RB, You are right that a


You are right that a record of one call between commissioners may not prove a violation. But a civil suit under the Sunshine Act only requires proof by a preponderance of the evidence, not proof beyond a reasonable doubt.

A phone record could be highly relevant if it showed a pattern of calls, such as calls by one commissioner to a series of other commissioners, or several commissioners consistently calling each other before public meetings on contentious issues (then not debating the issues in the public meeting). Knox County commissioners got so far afield on this type of Sunshine Act violation that they were ultimately enjoined to follow the law.

That is why my personal opinion is that commissioners, if they want to do the best possible service to the County, should decide to refrain from making calls to other commissioners -- even UT Vols calls. That way, no one could even speculate (in a Sunshine Act suit or otherwise) that there was a violation.

Hi, Mark -

What you say makes sense from a legal standpoint... the letter of the law and all that. I understand what you say - at least I think I do - about a pattern of a lot of calls going from one commissioner to the other, etc. I could see how that would be more relevant around certain dates, or as certain dates approached, etc.

I appreciate your clearing up for me that Sunshine Act is not a part of criminal law, but civil. And I do understand the difference between preponderance of evidence versus beyond reasonable doubt.

I remember one time in this forum I said something about not disagreeing with you because you're a lawyer, and someone - I believe it was WC - said to go for it because he argues with lawyers all the time :-) Maybe I'll kinda take a middle road... I don't doubt or disagree with your assessment of the legal issue.

What I DO have problems with is a law that is crafted in such a way as to be very inviting of an interpretation that could so invade private lives as to make simple conversation have the appearance of being illegal, even if it is not. That is a travesty to me. It is an assumption of guilt with the requirement to prove innocence, and is repugnant to what I consider to be a constant and necessary principle of the fabric of American law, be it civil or criminal law. The degree of libertarian in me revolts at the hint that I give up my right to talk to someone because I had the audacity to get elected as a commissioner or city councilperson or whatever.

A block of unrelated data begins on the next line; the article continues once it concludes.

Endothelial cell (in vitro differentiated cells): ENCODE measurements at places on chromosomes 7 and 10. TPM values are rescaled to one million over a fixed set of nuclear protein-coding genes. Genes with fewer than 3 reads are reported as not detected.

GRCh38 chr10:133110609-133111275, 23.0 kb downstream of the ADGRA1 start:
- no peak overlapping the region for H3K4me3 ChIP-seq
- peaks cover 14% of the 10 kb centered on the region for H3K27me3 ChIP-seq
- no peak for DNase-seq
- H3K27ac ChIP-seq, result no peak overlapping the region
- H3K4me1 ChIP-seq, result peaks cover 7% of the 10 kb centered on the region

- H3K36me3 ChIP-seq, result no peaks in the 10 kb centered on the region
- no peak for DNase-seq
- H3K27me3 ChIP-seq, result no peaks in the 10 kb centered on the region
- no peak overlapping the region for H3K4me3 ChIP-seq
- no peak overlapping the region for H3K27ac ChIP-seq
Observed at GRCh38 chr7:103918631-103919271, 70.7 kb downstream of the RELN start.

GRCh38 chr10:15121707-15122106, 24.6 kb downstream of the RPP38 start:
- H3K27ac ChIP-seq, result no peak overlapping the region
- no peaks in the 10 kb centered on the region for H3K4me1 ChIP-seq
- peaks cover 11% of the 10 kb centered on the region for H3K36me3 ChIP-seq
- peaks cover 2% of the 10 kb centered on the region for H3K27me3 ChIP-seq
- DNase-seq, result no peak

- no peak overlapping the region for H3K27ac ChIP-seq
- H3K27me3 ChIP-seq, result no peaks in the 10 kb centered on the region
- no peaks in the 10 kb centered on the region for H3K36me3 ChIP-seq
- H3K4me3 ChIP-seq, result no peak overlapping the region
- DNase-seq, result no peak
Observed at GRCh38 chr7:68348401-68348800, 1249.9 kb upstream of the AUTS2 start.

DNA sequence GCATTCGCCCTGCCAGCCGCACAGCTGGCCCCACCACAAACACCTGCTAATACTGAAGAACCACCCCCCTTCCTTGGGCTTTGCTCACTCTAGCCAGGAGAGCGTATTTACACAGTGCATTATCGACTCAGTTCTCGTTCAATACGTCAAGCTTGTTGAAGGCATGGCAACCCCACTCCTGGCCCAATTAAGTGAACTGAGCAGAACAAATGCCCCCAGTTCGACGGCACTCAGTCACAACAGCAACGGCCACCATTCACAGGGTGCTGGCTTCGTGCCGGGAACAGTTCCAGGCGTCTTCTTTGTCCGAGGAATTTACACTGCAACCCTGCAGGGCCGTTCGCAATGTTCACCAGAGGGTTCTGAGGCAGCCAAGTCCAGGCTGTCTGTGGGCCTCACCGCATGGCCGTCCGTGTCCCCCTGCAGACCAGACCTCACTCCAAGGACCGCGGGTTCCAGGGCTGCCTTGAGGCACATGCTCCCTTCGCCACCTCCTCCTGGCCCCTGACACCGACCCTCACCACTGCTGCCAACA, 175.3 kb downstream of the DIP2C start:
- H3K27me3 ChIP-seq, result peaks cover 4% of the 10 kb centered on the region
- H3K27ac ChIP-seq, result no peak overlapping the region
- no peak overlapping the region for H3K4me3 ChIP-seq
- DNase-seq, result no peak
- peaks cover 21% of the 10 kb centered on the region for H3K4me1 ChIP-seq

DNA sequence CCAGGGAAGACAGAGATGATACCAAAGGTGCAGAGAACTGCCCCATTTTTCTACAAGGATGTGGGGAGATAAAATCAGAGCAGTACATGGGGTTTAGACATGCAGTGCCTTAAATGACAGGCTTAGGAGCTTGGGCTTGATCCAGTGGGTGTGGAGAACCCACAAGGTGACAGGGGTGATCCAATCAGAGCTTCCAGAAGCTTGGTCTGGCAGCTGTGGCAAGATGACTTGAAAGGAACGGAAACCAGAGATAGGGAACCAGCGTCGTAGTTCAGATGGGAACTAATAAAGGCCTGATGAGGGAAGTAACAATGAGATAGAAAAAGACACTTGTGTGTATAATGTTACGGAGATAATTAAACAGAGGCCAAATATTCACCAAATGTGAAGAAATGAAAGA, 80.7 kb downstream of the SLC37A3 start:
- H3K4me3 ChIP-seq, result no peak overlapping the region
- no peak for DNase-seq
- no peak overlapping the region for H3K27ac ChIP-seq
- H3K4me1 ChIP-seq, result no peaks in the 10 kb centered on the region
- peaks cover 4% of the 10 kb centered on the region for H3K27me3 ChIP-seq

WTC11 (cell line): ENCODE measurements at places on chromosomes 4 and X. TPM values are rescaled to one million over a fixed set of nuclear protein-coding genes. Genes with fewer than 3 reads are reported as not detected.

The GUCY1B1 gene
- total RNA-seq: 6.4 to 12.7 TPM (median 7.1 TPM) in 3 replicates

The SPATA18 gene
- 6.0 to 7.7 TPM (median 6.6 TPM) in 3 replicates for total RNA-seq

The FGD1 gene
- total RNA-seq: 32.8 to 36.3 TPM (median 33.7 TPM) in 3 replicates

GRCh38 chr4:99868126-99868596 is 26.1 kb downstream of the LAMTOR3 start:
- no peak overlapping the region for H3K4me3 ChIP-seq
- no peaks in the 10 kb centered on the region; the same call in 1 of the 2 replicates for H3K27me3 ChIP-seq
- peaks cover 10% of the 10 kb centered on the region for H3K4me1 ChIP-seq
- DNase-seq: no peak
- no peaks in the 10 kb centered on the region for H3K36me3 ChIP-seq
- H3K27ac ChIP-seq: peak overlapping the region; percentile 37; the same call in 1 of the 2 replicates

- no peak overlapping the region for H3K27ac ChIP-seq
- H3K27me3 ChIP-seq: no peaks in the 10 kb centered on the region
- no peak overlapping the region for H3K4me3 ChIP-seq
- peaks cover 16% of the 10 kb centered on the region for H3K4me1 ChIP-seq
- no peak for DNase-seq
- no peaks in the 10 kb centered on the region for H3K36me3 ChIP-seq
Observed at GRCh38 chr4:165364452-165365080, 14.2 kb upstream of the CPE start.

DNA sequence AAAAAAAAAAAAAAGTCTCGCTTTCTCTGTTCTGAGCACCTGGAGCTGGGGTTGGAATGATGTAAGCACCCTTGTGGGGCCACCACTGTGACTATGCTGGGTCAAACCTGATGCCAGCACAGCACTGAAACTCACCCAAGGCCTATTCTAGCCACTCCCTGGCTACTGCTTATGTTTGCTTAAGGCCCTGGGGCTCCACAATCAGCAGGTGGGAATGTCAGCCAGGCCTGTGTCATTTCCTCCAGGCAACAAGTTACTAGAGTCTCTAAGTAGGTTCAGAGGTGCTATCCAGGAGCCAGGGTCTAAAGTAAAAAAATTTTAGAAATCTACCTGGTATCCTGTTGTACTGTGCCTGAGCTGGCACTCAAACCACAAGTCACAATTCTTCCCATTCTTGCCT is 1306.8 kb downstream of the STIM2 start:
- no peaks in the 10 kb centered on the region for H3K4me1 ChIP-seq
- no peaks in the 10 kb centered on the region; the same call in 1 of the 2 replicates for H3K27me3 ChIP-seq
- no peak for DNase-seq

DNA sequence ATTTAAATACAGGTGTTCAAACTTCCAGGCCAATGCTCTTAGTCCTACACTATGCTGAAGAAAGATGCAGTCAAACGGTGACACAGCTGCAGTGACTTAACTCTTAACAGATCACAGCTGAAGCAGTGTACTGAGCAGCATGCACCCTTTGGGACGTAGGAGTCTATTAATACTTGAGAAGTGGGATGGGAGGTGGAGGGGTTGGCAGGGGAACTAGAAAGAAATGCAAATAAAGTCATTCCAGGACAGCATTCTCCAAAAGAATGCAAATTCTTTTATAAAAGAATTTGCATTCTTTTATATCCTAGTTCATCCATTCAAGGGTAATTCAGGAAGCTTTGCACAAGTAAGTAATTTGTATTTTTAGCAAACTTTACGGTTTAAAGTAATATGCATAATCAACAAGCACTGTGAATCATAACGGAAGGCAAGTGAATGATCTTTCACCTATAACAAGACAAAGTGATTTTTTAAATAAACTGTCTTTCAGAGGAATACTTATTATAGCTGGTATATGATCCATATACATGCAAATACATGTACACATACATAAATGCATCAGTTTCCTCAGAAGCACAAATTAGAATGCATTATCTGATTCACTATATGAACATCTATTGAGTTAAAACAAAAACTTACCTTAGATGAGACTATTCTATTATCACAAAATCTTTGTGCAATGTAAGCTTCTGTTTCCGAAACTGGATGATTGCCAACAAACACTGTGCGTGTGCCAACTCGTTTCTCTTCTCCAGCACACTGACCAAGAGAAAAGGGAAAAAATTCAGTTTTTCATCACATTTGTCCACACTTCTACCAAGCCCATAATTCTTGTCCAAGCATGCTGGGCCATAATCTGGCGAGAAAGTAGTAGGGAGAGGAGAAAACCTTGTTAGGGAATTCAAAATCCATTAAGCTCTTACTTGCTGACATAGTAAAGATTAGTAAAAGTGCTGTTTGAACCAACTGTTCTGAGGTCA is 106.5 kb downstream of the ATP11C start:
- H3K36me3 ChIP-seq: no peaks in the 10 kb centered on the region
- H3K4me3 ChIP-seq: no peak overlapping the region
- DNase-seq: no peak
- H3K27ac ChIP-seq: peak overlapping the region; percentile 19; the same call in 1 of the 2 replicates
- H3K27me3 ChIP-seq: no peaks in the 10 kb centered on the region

I have no problem with the concept of not talking "outside of school" on governmental deliberations. But, by God, if someone wants to accuse me of improper conversations, THEY better carry the burden of proof of guilt, rather than requiring ME to carry the burden of proof of innocence!

Yet the kind of application of the Sunshine Act we seem to be talking about turns normal American jurisprudence on its head and imputes guilt that must be disproven rather than the other way around. It may be legal based on the statute (doesn't guarantee the constitutionality of the statute), but it ain't RIGHT.

If we've got to the point that to be elected to such a legislative or deliberative body means abrogating basic rights of free speech and association, we've gone too damn far.


And Now Robinette wants in on the game

The most contenious race is likely to be for property assessor, where Steven Robinette is challenging incumbent Teresa Kirkham.

Robinette filed a lawsuit against the county on March 31 over Kirkham's cell phone records.

"It's a public records request, and I'm going to look at the law and Roane County will do whatever law dictates," Roane County Attorney Tom McFarland said Thursday.

Pursuant to this conversation...

Which involves a discussion of Tennessee's so-called Sunshine Law (TCA 8-44-101 et seq) I found this neat site with a Q&A type teaching format to help explain some basic principles of the TN law.

See: (link...)

It's interactive - kinda neat.